Kapok | The warning behind the praise

Eric Sautedé

In the morning of May 9, while addressing a large audience supposedly representative of the Macao population, Chairman of the National People’s Congress Zhang Dejiang insisted on a task the government of the Macao SAR had to carry out: “Contradictions within the society never cease to exist; among poor people contradictions exist; among rich people contradictions exist; among majorities contradictions exist; among minorities contradictions exist; contradictions are to be found everywhere, regardless of time and place; what is crucial is how we correctly identify, get hold of and properly handle the issues, the difficulties and the contradictions.” In a sentence of only a few lines, “contradictions” — it has to be plural as there are many of them — appeared seven times!

For anybody slightly familiar with the history of Communism in China, the use of the word (maodun) rings a particular bell.

First because it is markedly associated with Mao Zedong himself, who expanded on an original text from 1937 (“On Contradictions”) to develop his thinking in one of his most famous speeches entitled “On the correct handling of contradictions among the people,” delivered in February 1957. Given the comparisons that now exist between Mao and Xi Jinping, and that Zhang’s southern tour is perceived as a preparation for that President Xi will embark on at the end of June, it is no overstretch to consider that Mr Zhang was actually uttering Mr Xi’s words.

Second because in the 1957 harangue, Mao famously explained that “letting a hundred flowers blossom and a hundred schools of thought contend [was] the policy for promoting progress in the arts and sciences and a flourishing socialist culture.” It was a confirmation that criticisms were welcome, thus echoing the call for intellectual renaissance and freedom expressed by Guo Moruo, the intellectual from whom Mao had taken inspiration.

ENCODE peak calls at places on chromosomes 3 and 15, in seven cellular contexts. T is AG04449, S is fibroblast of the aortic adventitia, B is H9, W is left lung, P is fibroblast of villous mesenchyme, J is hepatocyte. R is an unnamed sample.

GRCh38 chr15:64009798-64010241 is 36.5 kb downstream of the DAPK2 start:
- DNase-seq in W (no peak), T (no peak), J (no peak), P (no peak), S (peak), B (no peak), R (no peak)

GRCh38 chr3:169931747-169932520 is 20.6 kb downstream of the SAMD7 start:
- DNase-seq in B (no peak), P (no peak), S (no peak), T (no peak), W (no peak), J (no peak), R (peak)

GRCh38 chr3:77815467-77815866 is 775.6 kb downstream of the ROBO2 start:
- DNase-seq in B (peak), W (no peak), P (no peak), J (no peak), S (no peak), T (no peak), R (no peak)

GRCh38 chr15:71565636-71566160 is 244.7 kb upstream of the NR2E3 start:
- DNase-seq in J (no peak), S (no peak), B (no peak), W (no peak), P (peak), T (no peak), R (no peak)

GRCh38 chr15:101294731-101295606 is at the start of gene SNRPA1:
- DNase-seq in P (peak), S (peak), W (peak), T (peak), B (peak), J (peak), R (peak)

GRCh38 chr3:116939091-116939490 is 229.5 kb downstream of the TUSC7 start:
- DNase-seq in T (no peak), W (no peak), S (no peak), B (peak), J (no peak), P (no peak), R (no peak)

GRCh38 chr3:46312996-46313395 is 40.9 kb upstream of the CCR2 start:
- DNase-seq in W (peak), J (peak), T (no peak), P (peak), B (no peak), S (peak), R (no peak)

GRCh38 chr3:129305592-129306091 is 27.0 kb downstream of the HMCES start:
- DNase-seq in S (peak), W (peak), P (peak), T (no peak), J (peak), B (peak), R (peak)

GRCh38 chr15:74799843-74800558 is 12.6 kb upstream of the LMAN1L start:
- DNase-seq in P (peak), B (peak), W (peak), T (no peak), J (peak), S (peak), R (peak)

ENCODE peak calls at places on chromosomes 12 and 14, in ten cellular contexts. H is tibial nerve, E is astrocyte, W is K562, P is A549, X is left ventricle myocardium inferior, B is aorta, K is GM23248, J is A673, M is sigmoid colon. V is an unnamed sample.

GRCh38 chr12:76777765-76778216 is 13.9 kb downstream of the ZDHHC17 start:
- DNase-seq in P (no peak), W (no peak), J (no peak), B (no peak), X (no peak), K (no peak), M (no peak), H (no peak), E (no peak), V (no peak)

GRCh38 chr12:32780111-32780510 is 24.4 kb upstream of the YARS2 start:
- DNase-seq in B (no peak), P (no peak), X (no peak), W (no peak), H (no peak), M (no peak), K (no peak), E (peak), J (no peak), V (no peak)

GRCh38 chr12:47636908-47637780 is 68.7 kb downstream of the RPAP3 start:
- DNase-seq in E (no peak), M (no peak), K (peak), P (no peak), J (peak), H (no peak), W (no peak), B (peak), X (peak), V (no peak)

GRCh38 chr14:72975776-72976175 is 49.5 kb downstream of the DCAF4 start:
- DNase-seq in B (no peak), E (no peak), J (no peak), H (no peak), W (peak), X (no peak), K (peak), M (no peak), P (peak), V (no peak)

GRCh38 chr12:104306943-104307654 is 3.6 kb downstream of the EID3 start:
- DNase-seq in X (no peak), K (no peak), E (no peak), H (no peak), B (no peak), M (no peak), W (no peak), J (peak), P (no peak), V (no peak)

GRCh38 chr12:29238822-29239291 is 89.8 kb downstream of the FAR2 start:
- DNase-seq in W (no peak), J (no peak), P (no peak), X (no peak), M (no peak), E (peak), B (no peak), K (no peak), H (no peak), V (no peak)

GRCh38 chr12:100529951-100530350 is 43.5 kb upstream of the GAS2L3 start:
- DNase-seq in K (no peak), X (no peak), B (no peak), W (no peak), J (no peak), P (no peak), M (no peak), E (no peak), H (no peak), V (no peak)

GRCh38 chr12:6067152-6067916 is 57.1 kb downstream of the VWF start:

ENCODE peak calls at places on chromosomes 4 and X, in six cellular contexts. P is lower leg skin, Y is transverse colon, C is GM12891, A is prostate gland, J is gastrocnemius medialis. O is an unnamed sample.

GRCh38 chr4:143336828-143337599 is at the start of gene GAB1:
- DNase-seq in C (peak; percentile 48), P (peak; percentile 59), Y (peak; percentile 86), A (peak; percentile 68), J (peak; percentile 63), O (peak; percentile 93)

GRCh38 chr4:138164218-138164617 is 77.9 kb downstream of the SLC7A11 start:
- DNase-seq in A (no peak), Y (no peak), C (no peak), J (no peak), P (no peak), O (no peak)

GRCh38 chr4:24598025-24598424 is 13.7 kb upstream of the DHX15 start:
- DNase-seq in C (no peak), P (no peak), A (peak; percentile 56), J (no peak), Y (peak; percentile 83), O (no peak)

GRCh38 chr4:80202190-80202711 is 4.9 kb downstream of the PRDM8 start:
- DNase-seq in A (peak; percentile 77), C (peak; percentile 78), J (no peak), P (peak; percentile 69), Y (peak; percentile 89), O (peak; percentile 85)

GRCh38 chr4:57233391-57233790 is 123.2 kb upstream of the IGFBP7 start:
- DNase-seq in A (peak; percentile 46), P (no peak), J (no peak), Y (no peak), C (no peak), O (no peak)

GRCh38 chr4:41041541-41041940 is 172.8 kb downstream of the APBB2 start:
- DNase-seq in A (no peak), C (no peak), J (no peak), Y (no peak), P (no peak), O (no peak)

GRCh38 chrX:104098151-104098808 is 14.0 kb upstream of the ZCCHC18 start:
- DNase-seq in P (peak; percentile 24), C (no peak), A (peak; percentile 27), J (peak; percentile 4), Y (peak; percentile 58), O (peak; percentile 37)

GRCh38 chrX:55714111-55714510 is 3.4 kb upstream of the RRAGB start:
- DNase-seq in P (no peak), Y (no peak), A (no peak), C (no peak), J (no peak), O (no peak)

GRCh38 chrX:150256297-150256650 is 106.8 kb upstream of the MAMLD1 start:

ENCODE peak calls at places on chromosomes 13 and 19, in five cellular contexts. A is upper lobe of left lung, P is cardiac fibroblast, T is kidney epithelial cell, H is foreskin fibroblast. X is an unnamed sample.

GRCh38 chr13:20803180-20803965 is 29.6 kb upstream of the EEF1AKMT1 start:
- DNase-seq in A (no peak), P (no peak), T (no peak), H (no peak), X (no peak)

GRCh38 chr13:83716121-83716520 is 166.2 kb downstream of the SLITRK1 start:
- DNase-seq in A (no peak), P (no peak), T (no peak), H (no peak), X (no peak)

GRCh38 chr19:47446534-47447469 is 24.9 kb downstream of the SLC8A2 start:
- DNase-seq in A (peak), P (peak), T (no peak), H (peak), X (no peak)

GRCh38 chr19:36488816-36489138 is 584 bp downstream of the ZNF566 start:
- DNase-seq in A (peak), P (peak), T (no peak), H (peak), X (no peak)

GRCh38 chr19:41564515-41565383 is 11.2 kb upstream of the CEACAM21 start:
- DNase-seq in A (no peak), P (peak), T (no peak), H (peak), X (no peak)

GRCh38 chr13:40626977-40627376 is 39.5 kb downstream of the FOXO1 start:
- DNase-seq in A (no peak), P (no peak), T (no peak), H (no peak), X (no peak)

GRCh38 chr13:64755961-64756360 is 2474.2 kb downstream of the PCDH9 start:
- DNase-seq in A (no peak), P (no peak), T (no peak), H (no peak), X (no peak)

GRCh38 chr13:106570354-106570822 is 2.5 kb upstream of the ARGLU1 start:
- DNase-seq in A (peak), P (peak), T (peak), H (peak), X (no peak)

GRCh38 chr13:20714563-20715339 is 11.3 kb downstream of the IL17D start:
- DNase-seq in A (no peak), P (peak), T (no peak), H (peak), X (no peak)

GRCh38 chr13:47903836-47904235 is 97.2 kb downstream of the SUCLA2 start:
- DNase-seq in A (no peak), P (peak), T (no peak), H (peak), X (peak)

Third because by drawing a line between what was termed “antagonistic contradictions” and “non-antagonistic contradictions”, Mao was indeed enriching the Leninist approach to class struggle, indicating that some contradictions — the ones that exist “within” — were acceptable, and even welcome as unavoidable, as long as they did not transform into contradictions “between” the people and what Mao called “the enemy”. As a first example of enemies, Mao mentioned “Japanese imperialists, their Chinese collaborators and the pro-Japanese elements”, which is rather ironic considering how some families in Macao started to build their fortune during World War II.

Of course, when it comes to the Hundred Flowers Campaign, one has to be extra careful: when Mao realised there were more than a few people expressing their discontent with the direction the Party was taking and that he was himself being targeted, contesters were rapidly hushed and soon persecuted. The tactic thus backfired, and the ones who suffered the most were those who had believed, reluctantly at first, the openness to be genuine. Yet, if Mao’s former physician Li Zhisui is to be trusted, it is only because the criticism became massive that the campaign turned tragically sour. Ultimately lingers the idea that some “contradictions” — political, economic and social — can become unacceptably unsettling if they are not handled properly.

Bearing in mind the context has changed, I cannot help thinking that the very fact only six “representatives” were able to openly express their opinions after Zhang Dejiang’s address serves as confirmation that behind the overall praise might lie a warning: if the contradictions were to become more antagonistic in nature, wouldn’t the Macao Chinese Chamber of Commerce (Kou Hoi In), the Federation of Trade Unions (Lei Cheng I), the Kaifong (Leong Heng Kao), the Women’s General Association (Wong Kit Cheng), the rising Fujian faction (Si Ka Lon) or Chui’s henchmen (Eva Lou) be held responsible?

Let’s hope that these self-proclaimed “representatives” will not interpret the message as an invitation to tighten the screws: after all, the recent by-census indicates that about a quarter of Macao holds a tertiary degree… No more is ignorance bliss!


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